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Can Samsung innovate?

Jay Alabaster | March 6, 2013
The Korean giant now dominates the smartphone and tablet era, but it is built for steady progress rather than big breakthroughs.

Samsung later said it sold 10 million units of the "phablet" in nine months, creating a new sub-category, and is now gearing up for its third iteration of the device. A host of rival companies, including Korean competitor LG, Asus and Huawei, have since announced their own oversized phones, and IHS iSuppli now estimates that 60 million phones with screens 5 inches and larger will ship this year.

"It's a shotgun approach," said Rassweiler of IHS. "The best way to test it is to build it and see if they come."

Samsung's ability to make most core hardware components in-house, and its deep pockets, mean it can gamble on devices like the Note. They also give it a massive advantage over competitors.

When you make calls or flick the screen of an iPhone, the bits produced take a virtual tour around the tech world -- the screen may come from Sharp's factories in central Japan, the processor from Samsung's plant in Texas and the assembly completed at the massive Foxconn complexes in China.

In Samsung products, teardowns show that over 80 percent of components are made by the company itself. Consumers may be not able to tell the difference in a finished product, but this greatly reduces the time it takes to get a product to market.

"If you really look at it as who can compete with Samsung in terms of vertical integration right now, the answer is nobody. Nobody's even close," said Rassweiler. "No one can hold a candle to them in terms of in-house ability."

Some say that Samsung's status as a top component supplier can give its in-house products unfair advantages, such as first crack at new items in short supply. The company, which famously counts even bitter rivals like Apple among customers, maintains it is client neutral.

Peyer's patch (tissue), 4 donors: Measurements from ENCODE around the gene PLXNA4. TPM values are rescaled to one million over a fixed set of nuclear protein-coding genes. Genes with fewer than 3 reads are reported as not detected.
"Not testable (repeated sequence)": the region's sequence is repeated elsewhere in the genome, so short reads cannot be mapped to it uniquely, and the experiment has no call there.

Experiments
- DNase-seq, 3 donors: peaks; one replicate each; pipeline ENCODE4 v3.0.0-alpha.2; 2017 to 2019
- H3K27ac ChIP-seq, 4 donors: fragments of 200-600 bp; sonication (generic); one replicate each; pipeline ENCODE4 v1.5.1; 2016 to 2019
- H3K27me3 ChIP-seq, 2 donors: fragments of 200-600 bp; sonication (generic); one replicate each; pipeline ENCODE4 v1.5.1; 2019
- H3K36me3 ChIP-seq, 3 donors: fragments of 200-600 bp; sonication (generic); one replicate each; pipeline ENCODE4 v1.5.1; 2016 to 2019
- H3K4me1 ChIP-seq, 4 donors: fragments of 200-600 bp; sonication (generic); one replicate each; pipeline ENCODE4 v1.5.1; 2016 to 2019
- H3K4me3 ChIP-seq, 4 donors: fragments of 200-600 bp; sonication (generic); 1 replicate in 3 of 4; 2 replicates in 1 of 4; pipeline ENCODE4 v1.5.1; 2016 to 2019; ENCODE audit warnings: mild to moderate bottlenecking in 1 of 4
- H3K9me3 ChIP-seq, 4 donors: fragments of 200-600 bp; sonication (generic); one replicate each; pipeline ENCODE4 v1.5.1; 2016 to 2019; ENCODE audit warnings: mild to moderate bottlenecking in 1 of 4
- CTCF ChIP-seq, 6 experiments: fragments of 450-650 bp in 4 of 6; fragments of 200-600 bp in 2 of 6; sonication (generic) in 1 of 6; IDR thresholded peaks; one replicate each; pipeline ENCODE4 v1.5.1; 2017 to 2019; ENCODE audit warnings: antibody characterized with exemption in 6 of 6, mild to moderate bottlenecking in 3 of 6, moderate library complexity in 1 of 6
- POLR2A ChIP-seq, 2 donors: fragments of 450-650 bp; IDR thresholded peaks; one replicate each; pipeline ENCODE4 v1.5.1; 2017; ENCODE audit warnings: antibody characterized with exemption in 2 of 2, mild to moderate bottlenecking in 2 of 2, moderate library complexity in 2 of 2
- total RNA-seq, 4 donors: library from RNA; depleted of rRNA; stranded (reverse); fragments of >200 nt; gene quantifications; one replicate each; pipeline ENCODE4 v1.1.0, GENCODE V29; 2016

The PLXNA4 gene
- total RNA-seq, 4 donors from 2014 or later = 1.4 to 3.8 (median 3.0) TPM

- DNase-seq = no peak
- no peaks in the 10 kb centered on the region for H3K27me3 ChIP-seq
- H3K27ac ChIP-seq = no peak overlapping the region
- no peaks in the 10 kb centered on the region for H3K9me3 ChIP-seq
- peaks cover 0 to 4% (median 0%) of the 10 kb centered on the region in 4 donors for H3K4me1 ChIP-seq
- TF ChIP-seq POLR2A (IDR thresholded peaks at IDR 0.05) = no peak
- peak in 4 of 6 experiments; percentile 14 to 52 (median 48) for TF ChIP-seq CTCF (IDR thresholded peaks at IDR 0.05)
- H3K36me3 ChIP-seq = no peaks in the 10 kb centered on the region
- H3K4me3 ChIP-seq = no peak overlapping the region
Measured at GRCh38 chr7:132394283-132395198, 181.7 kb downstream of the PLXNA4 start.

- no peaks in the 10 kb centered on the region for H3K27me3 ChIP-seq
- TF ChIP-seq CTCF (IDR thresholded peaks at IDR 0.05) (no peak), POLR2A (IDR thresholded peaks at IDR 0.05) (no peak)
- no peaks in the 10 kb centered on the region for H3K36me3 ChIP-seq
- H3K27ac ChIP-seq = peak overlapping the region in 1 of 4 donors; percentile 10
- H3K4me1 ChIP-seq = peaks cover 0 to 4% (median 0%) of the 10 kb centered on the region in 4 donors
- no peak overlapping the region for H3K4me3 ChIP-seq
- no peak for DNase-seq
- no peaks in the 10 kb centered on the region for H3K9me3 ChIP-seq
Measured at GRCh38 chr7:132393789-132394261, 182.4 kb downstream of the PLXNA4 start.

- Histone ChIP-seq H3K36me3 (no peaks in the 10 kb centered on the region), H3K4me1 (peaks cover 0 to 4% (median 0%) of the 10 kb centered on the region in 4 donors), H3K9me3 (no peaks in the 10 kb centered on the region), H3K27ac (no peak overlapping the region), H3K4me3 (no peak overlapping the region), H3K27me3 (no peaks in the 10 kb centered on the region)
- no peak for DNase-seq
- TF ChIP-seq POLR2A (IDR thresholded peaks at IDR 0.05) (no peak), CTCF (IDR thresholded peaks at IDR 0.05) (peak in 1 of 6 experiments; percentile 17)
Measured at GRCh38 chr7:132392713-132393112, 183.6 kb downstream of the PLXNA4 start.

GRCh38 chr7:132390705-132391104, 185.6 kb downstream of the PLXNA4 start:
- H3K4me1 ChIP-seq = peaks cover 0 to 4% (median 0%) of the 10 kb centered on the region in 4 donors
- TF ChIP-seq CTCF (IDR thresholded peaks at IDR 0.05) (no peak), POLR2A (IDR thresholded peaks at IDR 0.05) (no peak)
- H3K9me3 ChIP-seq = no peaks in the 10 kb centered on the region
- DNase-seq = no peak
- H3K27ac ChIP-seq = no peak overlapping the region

"Components like OLED displays have been monopolized by Samsung Mobile in the past," said Won Seo, an analyst at Korea Investment and Securities. "But even though there is some conflict in interest between its component business and handset business, Samsung so far has managed this quite well, with independent businesses."

A Samsung spokesman emphasized that the company maintains strict firewalls between its component and product businesses, and that the two operate completely separately.

Samsung's broad range of devices also means that it can compete in widely different markets. In smartphones, the company is strongly competitive in advanced markets in the U.S. and Europe, and is still the dominant vendor in emerging China, where Apple lags rivals.

In nearby brand-conscious Japan, however, Apple is now the market leader, while Samsung has struggled. The Korean company is pouring much of its recent record profit into marketing, however, and was recently named the strongest smartphone brand by researcher Brand Keys.


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